If Saturn had the other planet’s rings, we’d be able to see them in our sky alongside the moon!
1. Astronomers say they’ve found a new exoplanet with a ring system 200 times bigger than Saturn, BBC News reports.
This artist’s rendition shows what the rings would look like around the planet J1407b, which is about 434 light-years away. In the new analysis to be published in the Astrophysical Journal, the U.S. and Dutch scientists posit that at least 30 rings surround the exoplanet, which is a planet that orbits a star outside our solar system.
Discovered in 2012, it’s the first ring system outside of ours. Like Saturn’s rings, a gap in the rings might indicate the formation of a satellite. Saturn currently has 53 moons with nine awaiting confirmation — and the potential birth of a new one may add another tally.
2. If Saturn’s rings were replaced with those from J1407b, they would be even bigger than the moon in our sky.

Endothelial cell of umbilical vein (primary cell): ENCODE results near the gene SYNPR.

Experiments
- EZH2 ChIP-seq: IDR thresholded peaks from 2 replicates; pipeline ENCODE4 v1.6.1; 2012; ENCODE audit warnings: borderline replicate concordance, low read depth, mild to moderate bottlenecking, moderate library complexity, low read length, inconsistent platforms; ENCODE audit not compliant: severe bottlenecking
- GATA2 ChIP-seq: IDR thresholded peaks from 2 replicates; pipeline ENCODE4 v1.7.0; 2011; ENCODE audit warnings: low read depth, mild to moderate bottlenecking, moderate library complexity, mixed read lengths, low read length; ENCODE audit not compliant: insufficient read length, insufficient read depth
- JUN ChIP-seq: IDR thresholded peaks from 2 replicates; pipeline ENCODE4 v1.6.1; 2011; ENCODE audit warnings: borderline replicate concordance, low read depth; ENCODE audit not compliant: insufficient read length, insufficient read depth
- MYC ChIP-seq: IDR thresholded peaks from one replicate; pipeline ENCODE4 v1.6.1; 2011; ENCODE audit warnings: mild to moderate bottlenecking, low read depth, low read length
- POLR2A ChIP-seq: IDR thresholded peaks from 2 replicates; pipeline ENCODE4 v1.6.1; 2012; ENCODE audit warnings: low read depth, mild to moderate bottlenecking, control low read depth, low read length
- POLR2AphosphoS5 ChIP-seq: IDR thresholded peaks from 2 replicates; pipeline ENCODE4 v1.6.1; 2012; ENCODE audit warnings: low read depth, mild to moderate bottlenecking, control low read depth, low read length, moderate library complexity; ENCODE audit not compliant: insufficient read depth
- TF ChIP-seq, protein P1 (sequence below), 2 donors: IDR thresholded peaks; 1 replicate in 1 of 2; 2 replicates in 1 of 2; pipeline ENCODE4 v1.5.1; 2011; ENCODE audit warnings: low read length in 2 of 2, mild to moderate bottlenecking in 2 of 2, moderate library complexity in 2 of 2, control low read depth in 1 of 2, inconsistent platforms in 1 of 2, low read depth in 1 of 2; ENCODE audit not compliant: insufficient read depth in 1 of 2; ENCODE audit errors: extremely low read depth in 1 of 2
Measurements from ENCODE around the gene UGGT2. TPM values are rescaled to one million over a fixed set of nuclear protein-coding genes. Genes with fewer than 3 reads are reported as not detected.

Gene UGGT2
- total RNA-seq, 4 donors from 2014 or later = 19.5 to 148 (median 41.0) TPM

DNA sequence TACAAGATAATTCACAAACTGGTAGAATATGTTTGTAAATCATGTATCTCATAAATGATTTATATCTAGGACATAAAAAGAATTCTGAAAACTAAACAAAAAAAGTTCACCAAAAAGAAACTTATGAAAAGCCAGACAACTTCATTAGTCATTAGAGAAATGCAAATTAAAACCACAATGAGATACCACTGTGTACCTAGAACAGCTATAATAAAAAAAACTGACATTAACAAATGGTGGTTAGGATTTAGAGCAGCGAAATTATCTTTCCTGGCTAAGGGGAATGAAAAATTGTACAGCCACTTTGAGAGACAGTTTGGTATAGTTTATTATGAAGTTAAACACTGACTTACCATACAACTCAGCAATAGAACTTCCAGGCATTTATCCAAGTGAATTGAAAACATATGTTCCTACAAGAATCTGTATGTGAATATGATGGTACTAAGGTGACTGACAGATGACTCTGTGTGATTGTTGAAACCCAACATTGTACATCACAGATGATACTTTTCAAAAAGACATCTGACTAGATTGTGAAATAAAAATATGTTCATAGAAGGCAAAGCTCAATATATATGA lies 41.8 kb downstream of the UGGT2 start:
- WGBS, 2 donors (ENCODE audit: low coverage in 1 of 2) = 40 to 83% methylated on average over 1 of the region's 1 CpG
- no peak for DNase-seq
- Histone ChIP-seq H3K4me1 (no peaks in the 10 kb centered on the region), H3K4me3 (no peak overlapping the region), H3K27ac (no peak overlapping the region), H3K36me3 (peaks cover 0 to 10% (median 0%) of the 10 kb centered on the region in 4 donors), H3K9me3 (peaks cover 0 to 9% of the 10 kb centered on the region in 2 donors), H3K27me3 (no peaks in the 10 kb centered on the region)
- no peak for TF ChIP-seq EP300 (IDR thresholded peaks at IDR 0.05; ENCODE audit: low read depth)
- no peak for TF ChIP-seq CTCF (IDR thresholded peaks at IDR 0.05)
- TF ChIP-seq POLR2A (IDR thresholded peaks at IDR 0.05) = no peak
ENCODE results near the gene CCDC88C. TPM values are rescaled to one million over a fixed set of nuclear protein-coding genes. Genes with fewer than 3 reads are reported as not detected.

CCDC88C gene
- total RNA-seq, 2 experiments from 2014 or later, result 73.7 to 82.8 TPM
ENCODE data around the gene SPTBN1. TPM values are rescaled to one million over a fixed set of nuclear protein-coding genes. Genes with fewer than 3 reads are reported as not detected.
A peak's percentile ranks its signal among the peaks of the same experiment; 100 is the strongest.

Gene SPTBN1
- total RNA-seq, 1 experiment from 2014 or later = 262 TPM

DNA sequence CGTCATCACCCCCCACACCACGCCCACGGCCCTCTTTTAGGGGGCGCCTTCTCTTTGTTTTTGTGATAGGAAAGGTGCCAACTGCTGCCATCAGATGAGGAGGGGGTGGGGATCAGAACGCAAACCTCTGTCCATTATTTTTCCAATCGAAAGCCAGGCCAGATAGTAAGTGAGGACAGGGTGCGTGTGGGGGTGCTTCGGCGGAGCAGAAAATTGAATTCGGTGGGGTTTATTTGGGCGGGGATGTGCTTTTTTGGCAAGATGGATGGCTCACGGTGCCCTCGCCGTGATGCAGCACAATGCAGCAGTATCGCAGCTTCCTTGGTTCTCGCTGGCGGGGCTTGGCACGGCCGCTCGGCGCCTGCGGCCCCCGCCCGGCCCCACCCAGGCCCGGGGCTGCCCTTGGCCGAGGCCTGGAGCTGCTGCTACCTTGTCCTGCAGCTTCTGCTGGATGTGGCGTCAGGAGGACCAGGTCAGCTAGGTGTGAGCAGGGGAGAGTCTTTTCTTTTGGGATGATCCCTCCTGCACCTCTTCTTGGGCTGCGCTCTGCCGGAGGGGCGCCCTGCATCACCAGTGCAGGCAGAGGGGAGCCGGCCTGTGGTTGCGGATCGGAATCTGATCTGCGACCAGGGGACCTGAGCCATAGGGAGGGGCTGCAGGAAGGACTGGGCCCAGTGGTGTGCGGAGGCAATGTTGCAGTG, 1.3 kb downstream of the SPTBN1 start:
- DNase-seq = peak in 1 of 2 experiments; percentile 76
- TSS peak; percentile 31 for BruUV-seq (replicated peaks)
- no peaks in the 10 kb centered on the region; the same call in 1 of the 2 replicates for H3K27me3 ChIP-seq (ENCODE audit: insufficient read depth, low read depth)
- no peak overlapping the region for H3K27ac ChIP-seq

The rings would be about 14 times the diameter of the moon, to be exact, and we could probably see them during the day. The researchers estimate that the planet is between 10 to 40 times the size of Jupiter. (To give you a sense of that grandiosity, if Earth were a nickel, Jupiter would be a basketball, according to NASA.)
The finding is a part of the United Kingdom’s SuperWASP observatory, which depends on celestial objects to pass in front of their star to collect data. Light flickers through the debris in the rings, which Discover magazine likens to sunlight in the windows of a moving train or bus.
This particular planet’s eclipses lasted for almost two months, causing its 16-million-year-old host star to dim on and off, lead researcher Matthew Kenworthy told BBC News. You can watch a little video of the exoring mapping here.